Photo: Scare Mortgages for Minorities

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The report, Paying More for the American Dream V, examines the most recent home mortgage data available to the public, for New York City and six other metropolitan areas, including Chicago and Los Angeles. The report shows disparities in conventional refinance lending and denial rates, based on racial composition of neighborhoods. In all seven cities analyzed, lenders denied loan applications at significantly higher rates in communities of color than in predominantly white neighborhoods.

Access to conventional mortgage refinance lending is critical to homeowners and communities. Refinance loans are vital to homeowners seeking to benefit from lower interest rates improve their homes, finance small businesses, or pay for education. Refinance lending is especially crucial given the ongoing foreclosure crisis as homeowners struggle to stay in their homes. Access to sound refinance loans is critical to preserving community assets and neighborhood stability.

One of the key findings was that between 2008 and 2009, the number of conventional refinance loans made in predominantly white neighborhoods more than doubled in all seven cities examined. During this time, however, conventional refinance lending declined sharply in communities of color in all but one of the seven cities examined.  Similarly large disparities were seen in denial rates. In 2009, lenders’ denial rates in communities of color
ranged from 29 percent to 60 percent, compared to 12 percent to 24 percent denial rates in predominantly
white neighborhoods. 

Conventional refinance loans to homeowners in predominantly white neighborhoods increased by an average of 129 percent. Conventional refinance loan originations in communities of color decreased by an average of 17 percent. 

Lenders were roughly two and a half times as likely to deny a conventional refinance loan to homeowners in communities of color as they were to homeowners in predominantly white neighborhoods. On average, lenders denied 34 percent of conventional refinance loan applications from homeowners in communities of color in the seven cities studied, but denied only to 14 percent of applications from homeowners in predominantly white neighborhoods.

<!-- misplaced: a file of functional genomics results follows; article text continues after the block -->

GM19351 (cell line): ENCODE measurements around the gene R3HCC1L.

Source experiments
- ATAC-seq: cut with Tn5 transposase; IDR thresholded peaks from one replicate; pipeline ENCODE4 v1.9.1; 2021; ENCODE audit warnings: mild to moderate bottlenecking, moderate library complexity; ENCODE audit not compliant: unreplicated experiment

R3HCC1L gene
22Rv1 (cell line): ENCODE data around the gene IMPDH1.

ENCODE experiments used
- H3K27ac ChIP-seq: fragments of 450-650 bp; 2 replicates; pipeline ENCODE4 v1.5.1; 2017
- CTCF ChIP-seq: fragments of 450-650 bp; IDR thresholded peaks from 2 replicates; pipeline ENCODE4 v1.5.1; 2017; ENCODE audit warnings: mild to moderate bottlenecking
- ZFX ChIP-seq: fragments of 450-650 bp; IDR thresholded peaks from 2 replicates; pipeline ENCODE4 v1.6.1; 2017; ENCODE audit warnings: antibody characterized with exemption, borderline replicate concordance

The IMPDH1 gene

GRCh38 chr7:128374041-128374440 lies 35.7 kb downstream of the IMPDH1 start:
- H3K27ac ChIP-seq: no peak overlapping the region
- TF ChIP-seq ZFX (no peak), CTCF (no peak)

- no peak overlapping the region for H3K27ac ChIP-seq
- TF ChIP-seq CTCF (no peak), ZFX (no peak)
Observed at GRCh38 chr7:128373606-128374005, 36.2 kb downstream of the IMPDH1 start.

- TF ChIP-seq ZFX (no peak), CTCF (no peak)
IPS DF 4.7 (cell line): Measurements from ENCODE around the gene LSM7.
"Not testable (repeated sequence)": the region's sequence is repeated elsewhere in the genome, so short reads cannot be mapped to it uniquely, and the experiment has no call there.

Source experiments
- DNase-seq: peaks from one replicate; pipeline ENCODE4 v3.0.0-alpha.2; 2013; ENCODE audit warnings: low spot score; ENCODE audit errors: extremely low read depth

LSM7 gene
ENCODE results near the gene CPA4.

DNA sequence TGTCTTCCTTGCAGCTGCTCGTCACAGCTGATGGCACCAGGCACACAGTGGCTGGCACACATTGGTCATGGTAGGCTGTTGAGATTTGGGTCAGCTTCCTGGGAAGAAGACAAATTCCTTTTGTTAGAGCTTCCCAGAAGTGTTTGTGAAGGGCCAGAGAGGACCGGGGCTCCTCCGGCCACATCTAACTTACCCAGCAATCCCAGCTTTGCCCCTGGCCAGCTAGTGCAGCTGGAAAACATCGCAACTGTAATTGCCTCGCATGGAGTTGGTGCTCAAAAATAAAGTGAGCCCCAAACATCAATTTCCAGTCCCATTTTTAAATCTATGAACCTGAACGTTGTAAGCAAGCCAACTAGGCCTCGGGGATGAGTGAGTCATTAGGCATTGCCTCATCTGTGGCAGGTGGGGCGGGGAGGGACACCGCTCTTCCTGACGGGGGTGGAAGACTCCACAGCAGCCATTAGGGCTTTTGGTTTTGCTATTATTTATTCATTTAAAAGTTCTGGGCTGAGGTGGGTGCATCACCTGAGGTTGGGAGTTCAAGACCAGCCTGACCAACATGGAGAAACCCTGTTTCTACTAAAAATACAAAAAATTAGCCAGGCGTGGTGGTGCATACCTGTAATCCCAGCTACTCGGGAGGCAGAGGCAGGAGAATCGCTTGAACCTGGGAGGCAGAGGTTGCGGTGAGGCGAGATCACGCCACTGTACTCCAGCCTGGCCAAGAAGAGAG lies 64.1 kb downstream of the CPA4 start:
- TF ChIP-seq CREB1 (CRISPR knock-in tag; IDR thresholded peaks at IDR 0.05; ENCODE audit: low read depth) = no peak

Read more by HS News Staff →

American Learns the Importance of Knowing Spanish Slang

American Learns the Importance of Knowing Spanish Slang

Photo: Santiago, Chile

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No matter which you speak, nearly all languages have their own slang. For one American starting a new life in Chile, it took some getting used to.

Fifteen years ago, Jared Romey moved to Chile from Maryland. He thought his many years of Spanish courses had prepared him enough for the move, but he underestimated the importance of knowing slang in every language.

Trying to immerse himself in the culture, he quickly discovered he understood none of what anyone was saying because slang was freely and frequently used.

“It was fast, different and full of odd slang. I was totally lost,” Romey told AOL News.

His saving grace would come to be the copy of “How to Survive the Chilean Jungle” a friend gave him. The book had been written just one year prior (1996) by John Brennan and Alvaro Toboada.

Romey shared his story and the slang words and phrases he with AOL. Below are some of them.

- A calzon quitado: “Literally, this translates into ‘taking off your underwear.’ In Chilean slang, this is an expression that means to get straight to the point; to hold nothing back.”

- Chupar: This word means “suck.” In slang, chupar refers to drinking copious amounts of alcoholic drinks

- Anda a lavarte el hoyo: This phrase translates into “go wash your hole,” which refers to your um…rear. In slang, this phrase is used to tell people to scram or go away.

- Andar con el dragon: Roughly translates into “being with the dragon.” Colloquially, it means you’re so hungover from drinking all night that your breath is kicking. You’re practically breathing fire, much like a dragon might.

- Hilo dental: This literally means “dental floss.” In slang, it refers to a woman’s tiny thong or G-string. American slang seems to follow the same thought.

- Pokemon: “No, not the little yellow anime cartoon. In Chile, a pokemon is the term given to alternative, edgy teenagers who dress in skater tennis shoes and baggy pants that are about to fall off. Pokemons usually sport long hair, lots of piercings and listen to Reggaeton music.”

- Tragarse un tony: This means to “swallow a clown.” In slang speak this actually means to die of laughter.

- Mas doblado que Chino con visitas: “Another Romey favorite. It translates into ‘more bent over than a Chinese man with visitors.’ In slang, it means you’re so drunk, you’re tipping over, much like a Chinese man bowing to visitors. ‘This one is hilarious,’ Romey said. ‘It really captures the Chilean spirit and the playfulness of the language.’”

Beware of thinking this jargon can be used in all Latin American countries however. Words like “bicho” for example. In Chile and Argentina it is used as a name for a bug or insect, but it Puerto Rico, it means penis.

Chile was his home for awhile, he now lives in San Juan, Puerto Rico, but has also spent time in Argentina, Bolivia, and Costa Rica.

These days, Romey sells haircare products internationally, but he has developed a database for all the Spanish slang he has learned over the years. (That can be found at SpeakingLatino.com) and he is also the author or “Speaking Boricua,”  “Speaking Argento,” and Speaking Chileno.”

Read more at AOL News →

$15,000 Fine for Owl Kicking Soccer Player Luis Moreno

$15,000 Fine for Owl Kicking Soccer Player Luis Moreno

Photo: Luis Moreno Fined $15,000

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Panamanian soccer player Luis Moreno was sanctioned by the Environment Department of Barranquilla.